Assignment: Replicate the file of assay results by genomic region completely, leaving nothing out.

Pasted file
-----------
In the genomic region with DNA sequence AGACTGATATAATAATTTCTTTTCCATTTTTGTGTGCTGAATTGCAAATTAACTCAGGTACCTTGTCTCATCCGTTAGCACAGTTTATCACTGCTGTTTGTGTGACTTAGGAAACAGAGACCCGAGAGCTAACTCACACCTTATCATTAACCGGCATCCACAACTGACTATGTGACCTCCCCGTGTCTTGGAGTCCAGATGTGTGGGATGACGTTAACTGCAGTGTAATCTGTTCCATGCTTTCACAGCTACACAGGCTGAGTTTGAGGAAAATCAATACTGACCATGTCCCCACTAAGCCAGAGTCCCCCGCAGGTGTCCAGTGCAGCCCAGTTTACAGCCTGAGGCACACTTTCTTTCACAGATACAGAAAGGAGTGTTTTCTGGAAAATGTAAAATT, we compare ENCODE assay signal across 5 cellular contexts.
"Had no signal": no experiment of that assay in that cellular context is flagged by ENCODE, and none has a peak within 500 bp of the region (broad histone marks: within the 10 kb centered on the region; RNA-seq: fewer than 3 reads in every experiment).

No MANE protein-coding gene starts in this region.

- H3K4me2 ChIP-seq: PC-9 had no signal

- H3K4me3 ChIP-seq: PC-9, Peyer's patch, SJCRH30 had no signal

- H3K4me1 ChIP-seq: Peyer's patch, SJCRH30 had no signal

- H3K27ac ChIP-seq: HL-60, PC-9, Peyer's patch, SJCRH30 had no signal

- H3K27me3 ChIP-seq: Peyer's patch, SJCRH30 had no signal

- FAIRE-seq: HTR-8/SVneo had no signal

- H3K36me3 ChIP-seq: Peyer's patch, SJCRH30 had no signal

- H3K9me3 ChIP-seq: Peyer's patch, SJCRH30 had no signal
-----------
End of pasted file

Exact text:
In the genomic region with DNA sequence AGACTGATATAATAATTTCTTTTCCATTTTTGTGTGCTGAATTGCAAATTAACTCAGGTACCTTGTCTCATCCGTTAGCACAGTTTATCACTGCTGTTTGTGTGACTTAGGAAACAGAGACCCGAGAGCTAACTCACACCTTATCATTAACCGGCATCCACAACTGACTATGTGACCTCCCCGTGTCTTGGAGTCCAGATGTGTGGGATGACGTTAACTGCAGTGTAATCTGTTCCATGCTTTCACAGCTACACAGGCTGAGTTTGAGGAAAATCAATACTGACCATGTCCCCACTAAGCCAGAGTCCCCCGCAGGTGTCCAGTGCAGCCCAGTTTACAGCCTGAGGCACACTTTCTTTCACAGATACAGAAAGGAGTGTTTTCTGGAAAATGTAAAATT, we compare ENCODE assay signal across 5 cellular contexts.
"Had no signal": no experiment of that assay in that cellular context is flagged by ENCODE, and none has a peak within 500 bp of the region (broad histone marks: within the 10 kb centered on the region; RNA-seq: fewer than 3 reads in every experiment).

No MANE protein-coding gene starts in this region.

- H3K4me2 ChIP-seq: PC-9 had no signal

- H3K4me3 ChIP-seq: PC-9, Peyer's patch, SJCRH30 had no signal

- H3K4me1 ChIP-seq: Peyer's patch, SJCRH30 had no signal

- H3K27ac ChIP-seq: HL-60, PC-9, Peyer's patch, SJCRH30 had no signal

- H3K27me3 ChIP-seq: Peyer's patch, SJCRH30 had no signal

- FAIRE-seq: HTR-8/SVneo had no signal

- H3K36me3 ChIP-seq: Peyer's patch, SJCRH30 had no signal

- H3K9me3 ChIP-seq: Peyer's patch, SJCRH30 had no signal